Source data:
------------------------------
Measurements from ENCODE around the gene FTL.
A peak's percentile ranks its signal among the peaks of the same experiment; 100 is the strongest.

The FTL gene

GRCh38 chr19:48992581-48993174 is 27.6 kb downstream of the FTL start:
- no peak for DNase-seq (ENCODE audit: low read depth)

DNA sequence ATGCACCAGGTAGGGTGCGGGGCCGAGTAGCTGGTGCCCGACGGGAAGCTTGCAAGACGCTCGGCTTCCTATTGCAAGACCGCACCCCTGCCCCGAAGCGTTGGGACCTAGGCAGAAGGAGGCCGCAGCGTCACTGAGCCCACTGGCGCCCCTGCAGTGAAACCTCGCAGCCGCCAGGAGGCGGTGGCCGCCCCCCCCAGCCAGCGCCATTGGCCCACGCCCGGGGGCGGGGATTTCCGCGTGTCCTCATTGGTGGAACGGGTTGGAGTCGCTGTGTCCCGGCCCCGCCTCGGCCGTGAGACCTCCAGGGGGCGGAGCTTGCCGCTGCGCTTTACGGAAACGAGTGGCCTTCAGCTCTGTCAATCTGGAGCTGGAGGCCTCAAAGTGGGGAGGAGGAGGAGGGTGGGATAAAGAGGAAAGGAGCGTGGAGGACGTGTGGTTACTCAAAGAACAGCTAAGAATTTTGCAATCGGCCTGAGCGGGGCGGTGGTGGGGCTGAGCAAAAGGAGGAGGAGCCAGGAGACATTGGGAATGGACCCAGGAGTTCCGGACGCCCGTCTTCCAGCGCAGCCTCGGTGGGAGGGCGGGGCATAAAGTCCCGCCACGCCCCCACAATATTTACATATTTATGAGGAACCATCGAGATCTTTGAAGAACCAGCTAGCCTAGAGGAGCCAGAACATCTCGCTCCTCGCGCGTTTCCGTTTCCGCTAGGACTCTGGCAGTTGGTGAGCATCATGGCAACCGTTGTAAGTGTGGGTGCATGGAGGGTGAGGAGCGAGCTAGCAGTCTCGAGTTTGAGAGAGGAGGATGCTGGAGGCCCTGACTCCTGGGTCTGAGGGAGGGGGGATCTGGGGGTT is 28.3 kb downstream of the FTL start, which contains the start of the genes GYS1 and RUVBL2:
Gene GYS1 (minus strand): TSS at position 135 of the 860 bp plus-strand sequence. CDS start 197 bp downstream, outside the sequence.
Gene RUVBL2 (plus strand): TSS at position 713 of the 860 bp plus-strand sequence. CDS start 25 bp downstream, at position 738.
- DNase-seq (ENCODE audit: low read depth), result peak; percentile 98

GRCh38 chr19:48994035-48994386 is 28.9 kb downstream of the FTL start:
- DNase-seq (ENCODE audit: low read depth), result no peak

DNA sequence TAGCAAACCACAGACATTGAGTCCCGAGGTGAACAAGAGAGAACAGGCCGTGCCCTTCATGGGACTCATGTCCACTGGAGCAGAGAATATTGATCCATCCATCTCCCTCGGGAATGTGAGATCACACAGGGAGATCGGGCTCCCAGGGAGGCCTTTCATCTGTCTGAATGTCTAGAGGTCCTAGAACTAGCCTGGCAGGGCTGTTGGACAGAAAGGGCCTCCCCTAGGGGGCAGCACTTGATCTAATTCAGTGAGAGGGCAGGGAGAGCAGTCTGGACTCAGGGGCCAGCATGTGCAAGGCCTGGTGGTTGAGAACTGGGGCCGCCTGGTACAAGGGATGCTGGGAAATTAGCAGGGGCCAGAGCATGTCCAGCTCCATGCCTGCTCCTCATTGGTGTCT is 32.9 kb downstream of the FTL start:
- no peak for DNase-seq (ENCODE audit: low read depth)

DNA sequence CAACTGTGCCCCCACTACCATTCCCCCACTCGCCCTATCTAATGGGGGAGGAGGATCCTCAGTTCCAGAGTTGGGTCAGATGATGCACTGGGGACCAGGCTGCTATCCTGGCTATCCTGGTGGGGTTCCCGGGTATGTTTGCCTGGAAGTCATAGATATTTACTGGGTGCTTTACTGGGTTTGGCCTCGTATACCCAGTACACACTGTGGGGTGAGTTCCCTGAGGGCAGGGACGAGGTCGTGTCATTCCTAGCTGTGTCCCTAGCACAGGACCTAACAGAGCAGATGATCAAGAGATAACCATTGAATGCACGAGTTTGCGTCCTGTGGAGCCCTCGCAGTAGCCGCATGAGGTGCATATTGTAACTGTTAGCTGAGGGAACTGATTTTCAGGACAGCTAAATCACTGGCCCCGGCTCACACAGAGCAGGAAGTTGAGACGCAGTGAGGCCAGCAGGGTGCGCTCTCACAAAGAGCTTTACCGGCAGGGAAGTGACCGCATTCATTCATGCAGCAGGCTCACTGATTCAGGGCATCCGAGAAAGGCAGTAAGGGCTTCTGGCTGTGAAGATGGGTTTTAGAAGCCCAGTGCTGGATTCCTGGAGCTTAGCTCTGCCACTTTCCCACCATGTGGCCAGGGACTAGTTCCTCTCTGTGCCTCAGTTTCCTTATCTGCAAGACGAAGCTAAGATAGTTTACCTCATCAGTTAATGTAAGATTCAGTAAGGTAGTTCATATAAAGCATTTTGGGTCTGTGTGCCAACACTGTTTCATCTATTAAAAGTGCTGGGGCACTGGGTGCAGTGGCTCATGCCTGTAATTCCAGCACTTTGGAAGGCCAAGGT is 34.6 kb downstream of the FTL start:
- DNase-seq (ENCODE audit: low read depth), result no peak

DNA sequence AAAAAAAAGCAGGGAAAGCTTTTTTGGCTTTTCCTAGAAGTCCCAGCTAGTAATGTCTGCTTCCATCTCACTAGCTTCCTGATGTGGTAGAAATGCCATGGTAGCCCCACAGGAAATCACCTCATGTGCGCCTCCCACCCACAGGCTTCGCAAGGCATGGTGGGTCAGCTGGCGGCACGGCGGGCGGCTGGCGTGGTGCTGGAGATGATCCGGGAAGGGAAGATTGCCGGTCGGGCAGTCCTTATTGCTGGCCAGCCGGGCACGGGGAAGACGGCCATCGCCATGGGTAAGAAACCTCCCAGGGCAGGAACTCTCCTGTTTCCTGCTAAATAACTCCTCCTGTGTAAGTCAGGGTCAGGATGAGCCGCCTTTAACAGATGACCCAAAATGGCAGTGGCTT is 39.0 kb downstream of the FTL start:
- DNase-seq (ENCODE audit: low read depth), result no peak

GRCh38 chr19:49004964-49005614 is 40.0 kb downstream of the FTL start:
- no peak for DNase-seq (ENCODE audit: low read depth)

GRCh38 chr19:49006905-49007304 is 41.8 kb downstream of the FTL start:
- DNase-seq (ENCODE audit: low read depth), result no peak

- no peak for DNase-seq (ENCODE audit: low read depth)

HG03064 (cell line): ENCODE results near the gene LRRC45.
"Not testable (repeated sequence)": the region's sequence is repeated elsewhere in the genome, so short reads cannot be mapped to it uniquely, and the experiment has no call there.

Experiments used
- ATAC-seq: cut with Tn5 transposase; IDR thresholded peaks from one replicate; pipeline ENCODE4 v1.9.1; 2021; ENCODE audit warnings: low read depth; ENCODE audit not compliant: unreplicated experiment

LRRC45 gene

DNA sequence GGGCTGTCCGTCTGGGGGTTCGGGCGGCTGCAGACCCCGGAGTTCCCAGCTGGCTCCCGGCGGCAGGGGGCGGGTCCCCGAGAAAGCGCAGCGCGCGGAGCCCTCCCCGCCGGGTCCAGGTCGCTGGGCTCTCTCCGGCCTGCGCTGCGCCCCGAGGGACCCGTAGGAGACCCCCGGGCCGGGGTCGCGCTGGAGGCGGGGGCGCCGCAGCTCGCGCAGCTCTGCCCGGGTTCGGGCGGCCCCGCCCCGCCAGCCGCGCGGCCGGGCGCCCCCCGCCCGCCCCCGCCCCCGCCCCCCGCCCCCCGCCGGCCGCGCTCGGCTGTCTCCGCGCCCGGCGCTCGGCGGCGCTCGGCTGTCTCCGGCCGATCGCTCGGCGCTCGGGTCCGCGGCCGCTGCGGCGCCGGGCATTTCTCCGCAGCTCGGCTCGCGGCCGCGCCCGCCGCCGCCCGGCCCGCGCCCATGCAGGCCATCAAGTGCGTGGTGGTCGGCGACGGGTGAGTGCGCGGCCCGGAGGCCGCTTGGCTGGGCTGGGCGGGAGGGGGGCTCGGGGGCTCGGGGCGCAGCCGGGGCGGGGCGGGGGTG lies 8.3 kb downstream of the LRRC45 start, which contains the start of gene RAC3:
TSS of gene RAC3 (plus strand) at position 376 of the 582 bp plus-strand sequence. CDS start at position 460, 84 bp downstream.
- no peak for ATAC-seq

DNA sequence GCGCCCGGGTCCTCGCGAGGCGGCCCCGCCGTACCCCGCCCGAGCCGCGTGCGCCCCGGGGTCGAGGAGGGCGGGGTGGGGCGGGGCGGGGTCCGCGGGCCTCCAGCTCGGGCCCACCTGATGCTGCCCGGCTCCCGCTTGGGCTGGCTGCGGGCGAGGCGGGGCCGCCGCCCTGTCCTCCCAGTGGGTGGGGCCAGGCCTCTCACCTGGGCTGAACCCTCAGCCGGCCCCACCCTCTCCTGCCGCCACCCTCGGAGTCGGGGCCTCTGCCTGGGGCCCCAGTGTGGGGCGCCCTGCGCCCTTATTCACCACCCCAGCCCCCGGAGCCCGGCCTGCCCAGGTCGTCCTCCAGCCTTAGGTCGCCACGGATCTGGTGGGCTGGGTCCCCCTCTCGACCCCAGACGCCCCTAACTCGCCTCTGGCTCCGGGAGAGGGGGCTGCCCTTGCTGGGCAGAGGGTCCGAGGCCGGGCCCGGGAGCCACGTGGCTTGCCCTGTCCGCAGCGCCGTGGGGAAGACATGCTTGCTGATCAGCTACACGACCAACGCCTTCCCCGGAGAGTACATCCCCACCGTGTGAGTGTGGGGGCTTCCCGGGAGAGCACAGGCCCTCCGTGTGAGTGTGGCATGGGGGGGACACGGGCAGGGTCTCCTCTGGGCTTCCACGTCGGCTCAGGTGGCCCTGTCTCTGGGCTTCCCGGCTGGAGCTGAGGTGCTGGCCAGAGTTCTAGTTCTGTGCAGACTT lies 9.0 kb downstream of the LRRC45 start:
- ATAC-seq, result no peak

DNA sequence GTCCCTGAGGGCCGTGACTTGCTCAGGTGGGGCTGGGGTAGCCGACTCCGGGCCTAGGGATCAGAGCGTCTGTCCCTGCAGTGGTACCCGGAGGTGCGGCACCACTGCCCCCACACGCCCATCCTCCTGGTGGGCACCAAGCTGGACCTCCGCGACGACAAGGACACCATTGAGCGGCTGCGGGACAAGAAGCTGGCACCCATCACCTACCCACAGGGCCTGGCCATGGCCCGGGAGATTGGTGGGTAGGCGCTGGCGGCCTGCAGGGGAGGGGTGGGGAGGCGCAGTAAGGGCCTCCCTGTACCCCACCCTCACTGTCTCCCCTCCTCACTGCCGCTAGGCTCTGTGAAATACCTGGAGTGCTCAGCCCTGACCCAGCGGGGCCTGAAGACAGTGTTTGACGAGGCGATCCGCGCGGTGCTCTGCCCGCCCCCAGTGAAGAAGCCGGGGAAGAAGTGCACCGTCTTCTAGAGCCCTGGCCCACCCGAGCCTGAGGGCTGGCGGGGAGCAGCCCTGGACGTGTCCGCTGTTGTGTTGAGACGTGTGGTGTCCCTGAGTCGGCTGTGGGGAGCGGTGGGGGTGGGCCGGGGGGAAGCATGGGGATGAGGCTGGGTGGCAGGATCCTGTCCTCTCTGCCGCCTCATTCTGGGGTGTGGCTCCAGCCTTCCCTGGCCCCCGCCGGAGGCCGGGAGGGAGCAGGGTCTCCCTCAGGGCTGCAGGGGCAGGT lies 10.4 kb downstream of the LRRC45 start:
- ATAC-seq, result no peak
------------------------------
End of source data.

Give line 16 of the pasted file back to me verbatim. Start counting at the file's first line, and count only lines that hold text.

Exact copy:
DNA sequence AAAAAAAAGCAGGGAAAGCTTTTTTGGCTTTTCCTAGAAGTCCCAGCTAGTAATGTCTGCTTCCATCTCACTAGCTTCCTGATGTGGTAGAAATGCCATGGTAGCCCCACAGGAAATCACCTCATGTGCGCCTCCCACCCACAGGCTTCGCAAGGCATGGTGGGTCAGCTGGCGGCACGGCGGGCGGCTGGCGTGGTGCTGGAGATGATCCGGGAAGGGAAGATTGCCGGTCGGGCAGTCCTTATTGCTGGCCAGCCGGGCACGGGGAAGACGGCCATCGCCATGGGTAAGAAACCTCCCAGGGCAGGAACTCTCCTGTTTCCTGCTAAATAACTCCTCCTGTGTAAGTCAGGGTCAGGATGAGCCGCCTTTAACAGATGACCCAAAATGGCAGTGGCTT is 39.0 kb downstream of the FTL start: